“Storytelling, she added, is a central part of Native American life, and, inevitably an obsessive part of hers. ‘It’s probably the most selfish thing I do,’ she said. ‘Truly. I don’t do it for anyone else. I do it because I have the addict’s need to get lost in the story.’” Louise Erdrich discusses her new novel LaRose.
Another phone-related book project: Call Me Ishmael, a site that collects stories about reading and life via voicemail messages. The instructions are simple: call Ishmael at 774-325-0503 and leave him a message “about a book you love and a story you have lived.” Several of these messages are transcribed and posted online every week but, if we’re being honest, we appreciate this project for the pun as much as for the stories.
Brooklyn Poets caught up with Danniel Schoonebeek in order to discuss one of his poems, hear about his idea of “a good day,” and take his recommendations for places to read, write, and explore in Brooklyn. I’ll tell you this much: the man knows how to pick a good happy hour.
The 2017 Whiting Award winners were announced tonight at a ceremony in Manhattan, and this year’s list of ten honorees includes Francisco Cantú (The Line Becomes a River), Simone Wright (Of Being Dispersed), Phillip B. Williams (Thief in the Interior), Kaitlyn Greenidge (We Love You, Charlie Freeman), Tony Tulathimutte (Private Citizens), Jen Beagin (Pretend I’m Dead), and Lisa Halliday (Asymmetry) as well as playwrights Clarence Coo, James Ijames, and Clare Barron. The award, which recognizes early-career writers of fiction, nonfiction, poetry, and drama, comes with a $50,000 prize. Excerpts from each writer’s work can be read at The Paris Review.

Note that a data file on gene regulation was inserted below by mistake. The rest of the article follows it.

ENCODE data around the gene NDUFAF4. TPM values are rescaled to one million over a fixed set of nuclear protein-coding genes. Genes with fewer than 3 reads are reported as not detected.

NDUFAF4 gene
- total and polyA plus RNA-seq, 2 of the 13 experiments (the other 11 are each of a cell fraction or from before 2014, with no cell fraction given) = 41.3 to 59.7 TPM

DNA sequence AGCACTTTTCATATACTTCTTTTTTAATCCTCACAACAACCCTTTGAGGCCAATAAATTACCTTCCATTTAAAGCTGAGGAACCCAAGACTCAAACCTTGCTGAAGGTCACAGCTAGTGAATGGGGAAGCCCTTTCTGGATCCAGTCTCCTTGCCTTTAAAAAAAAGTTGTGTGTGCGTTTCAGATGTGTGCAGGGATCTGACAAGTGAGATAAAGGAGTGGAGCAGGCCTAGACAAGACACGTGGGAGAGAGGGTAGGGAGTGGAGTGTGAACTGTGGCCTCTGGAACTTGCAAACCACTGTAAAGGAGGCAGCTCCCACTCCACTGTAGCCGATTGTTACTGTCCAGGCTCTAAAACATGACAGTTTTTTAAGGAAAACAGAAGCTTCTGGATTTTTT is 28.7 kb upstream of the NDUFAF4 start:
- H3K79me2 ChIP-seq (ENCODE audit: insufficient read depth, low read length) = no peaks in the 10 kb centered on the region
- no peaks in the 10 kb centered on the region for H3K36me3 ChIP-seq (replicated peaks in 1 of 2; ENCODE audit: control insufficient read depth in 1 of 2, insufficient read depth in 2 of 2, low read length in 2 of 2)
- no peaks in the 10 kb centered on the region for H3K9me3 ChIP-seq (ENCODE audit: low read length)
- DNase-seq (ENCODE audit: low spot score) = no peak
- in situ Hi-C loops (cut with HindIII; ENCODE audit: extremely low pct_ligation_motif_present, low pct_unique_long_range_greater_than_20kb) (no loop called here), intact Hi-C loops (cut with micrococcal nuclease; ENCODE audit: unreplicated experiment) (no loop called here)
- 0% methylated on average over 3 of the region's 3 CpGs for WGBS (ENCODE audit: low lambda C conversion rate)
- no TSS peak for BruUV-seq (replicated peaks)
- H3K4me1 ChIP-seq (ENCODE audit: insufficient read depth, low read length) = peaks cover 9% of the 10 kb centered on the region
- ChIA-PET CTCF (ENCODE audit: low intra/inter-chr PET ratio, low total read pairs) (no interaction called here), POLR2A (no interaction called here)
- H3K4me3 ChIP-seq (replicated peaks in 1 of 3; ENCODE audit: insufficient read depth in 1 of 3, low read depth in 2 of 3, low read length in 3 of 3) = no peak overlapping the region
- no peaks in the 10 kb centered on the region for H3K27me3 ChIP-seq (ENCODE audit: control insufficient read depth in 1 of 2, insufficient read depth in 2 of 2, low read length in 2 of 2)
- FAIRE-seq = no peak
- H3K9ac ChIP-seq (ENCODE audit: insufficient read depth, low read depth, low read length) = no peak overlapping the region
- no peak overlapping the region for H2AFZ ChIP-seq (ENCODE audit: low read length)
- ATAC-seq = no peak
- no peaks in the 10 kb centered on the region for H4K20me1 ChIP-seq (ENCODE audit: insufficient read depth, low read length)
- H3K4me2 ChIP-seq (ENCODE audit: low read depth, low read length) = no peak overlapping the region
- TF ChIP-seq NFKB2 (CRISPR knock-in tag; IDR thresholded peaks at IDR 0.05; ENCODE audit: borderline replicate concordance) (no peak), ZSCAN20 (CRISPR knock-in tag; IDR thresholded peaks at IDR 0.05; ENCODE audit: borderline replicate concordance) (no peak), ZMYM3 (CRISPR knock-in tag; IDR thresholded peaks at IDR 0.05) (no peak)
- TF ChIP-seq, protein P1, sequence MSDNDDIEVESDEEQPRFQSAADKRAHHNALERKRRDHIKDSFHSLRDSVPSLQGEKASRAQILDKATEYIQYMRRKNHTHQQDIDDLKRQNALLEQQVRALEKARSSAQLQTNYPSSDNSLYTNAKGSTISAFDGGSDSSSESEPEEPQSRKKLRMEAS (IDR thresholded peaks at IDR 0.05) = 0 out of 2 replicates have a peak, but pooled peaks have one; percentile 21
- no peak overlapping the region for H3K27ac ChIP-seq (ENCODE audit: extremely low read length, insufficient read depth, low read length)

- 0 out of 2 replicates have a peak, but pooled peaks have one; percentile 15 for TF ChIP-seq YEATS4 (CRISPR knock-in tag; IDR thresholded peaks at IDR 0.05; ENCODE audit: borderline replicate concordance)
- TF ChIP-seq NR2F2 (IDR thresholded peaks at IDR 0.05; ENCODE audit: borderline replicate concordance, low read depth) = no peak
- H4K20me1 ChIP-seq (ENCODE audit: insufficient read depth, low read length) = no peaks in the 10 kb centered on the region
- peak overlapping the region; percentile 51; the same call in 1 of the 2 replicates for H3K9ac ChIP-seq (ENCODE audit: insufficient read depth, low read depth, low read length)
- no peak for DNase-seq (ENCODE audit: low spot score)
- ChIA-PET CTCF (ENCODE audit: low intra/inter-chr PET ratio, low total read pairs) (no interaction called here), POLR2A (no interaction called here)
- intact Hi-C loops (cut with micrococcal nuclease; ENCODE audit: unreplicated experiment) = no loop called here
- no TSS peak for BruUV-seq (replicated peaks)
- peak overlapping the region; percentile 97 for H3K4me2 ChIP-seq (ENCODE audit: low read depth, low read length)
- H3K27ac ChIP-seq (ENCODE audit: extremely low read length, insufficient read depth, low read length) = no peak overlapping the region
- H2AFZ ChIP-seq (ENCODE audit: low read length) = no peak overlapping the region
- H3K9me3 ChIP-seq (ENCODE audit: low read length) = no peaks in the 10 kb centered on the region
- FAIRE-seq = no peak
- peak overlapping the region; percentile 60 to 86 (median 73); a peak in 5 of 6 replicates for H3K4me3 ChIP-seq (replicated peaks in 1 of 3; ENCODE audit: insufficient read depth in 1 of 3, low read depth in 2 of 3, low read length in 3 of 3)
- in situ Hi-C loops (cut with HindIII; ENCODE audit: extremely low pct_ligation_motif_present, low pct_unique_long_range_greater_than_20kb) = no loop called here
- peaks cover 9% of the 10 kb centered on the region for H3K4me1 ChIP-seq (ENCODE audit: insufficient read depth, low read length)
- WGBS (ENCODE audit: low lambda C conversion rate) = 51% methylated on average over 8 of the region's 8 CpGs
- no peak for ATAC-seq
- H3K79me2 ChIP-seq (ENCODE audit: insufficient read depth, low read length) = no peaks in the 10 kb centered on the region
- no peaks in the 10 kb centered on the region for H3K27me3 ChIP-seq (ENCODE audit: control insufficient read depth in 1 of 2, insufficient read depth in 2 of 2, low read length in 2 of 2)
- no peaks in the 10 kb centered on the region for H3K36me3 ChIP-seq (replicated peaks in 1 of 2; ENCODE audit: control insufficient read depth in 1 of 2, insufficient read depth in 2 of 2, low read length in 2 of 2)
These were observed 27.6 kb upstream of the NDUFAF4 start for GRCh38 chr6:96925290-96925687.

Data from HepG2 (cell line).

As we mourn the loss of Anthony Bourdain, the Los Angeles Times remembers his impact on the literary world and the ways in which the literary establishment wanted him to ‘shape up’. A well-read chef and writer, Bourdain’s most well-known book was Kitchen Confidential. Pair with this essay on food writing.
This week in book-related internet graphics: Penguin has created an interactive map of literary genres, complete with some very creatively shaped “countries”. As Electric Literature points out, “the fact that the map is aimed at current self-publishing authors explains why YA is it’s own continent while genres like Gothic fiction don’t exist.”